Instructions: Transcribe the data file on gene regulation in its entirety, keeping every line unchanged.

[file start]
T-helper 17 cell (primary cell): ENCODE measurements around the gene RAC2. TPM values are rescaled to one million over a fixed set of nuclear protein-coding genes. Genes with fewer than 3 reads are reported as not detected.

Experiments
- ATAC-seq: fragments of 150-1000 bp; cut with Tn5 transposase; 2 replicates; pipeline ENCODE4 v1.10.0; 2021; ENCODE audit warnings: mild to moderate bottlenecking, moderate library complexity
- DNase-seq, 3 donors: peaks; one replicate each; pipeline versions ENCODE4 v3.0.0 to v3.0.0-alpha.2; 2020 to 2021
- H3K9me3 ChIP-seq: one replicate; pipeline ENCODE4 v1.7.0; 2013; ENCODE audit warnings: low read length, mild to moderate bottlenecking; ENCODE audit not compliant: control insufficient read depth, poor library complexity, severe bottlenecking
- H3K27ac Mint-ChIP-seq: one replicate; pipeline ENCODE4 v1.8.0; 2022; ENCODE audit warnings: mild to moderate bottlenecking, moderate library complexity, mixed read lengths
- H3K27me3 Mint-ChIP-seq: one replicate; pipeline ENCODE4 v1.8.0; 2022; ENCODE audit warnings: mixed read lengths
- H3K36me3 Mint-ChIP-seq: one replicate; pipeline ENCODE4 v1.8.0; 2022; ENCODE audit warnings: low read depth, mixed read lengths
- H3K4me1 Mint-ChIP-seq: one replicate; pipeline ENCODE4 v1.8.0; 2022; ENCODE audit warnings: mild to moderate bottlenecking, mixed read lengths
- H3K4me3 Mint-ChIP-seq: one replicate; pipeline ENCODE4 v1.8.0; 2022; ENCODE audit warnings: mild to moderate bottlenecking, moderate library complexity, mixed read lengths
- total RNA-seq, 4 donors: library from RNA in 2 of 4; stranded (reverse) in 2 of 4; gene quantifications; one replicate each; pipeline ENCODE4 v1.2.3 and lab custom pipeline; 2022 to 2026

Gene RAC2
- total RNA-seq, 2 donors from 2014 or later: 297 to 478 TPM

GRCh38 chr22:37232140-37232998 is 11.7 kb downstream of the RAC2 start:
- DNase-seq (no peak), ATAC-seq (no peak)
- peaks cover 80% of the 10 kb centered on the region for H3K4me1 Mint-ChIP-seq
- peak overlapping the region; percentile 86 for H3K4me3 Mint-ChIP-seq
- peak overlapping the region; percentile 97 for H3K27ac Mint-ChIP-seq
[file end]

T-helper 17 cell (primary cell): ENCODE measurements around the gene RAC2. TPM values are rescaled to one million over a fixed set of nuclear protein-coding genes. Genes with fewer than 3 reads are reported as not detected.

Experiments
- ATAC-seq: fragments of 150-1000 bp; cut with Tn5 transposase; 2 replicates; pipeline ENCODE4 v1.10.0; 2021; ENCODE audit warnings: mild to moderate bottlenecking, moderate library complexity
- DNase-seq, 3 donors: peaks; one replicate each; pipeline versions ENCODE4 v3.0.0 to v3.0.0-alpha.2; 2020 to 2021
- H3K9me3 ChIP-seq: one replicate; pipeline ENCODE4 v1.7.0; 2013; ENCODE audit warnings: low read length, mild to moderate bottlenecking; ENCODE audit not compliant: control insufficient read depth, poor library complexity, severe bottlenecking
- H3K27ac Mint-ChIP-seq: one replicate; pipeline ENCODE4 v1.8.0; 2022; ENCODE audit warnings: mild to moderate bottlenecking, moderate library complexity, mixed read lengths
- H3K27me3 Mint-ChIP-seq: one replicate; pipeline ENCODE4 v1.8.0; 2022; ENCODE audit warnings: mixed read lengths
- H3K36me3 Mint-ChIP-seq: one replicate; pipeline ENCODE4 v1.8.0; 2022; ENCODE audit warnings: low read depth, mixed read lengths
- H3K4me1 Mint-ChIP-seq: one replicate; pipeline ENCODE4 v1.8.0; 2022; ENCODE audit warnings: mild to moderate bottlenecking, mixed read lengths
- H3K4me3 Mint-ChIP-seq: one replicate; pipeline ENCODE4 v1.8.0; 2022; ENCODE audit warnings: mild to moderate bottlenecking, moderate library complexity, mixed read lengths
- total RNA-seq, 4 donors: library from RNA in 2 of 4; stranded (reverse) in 2 of 4; gene quantifications; one replicate each; pipeline ENCODE4 v1.2.3 and lab custom pipeline; 2022 to 2026

Gene RAC2
- total RNA-seq, 2 donors from 2014 or later: 297 to 478 TPM

GRCh38 chr22:37232140-37232998 is 11.7 kb downstream of the RAC2 start:
- DNase-seq (no peak), ATAC-seq (no peak)
- peaks cover 80% of the 10 kb centered on the region for H3K4me1 Mint-ChIP-seq
- peak overlapping the region; percentile 86 for H3K4me3 Mint-ChIP-seq
- peak overlapping the region; percentile 97 for H3K27ac Mint-ChIP-seq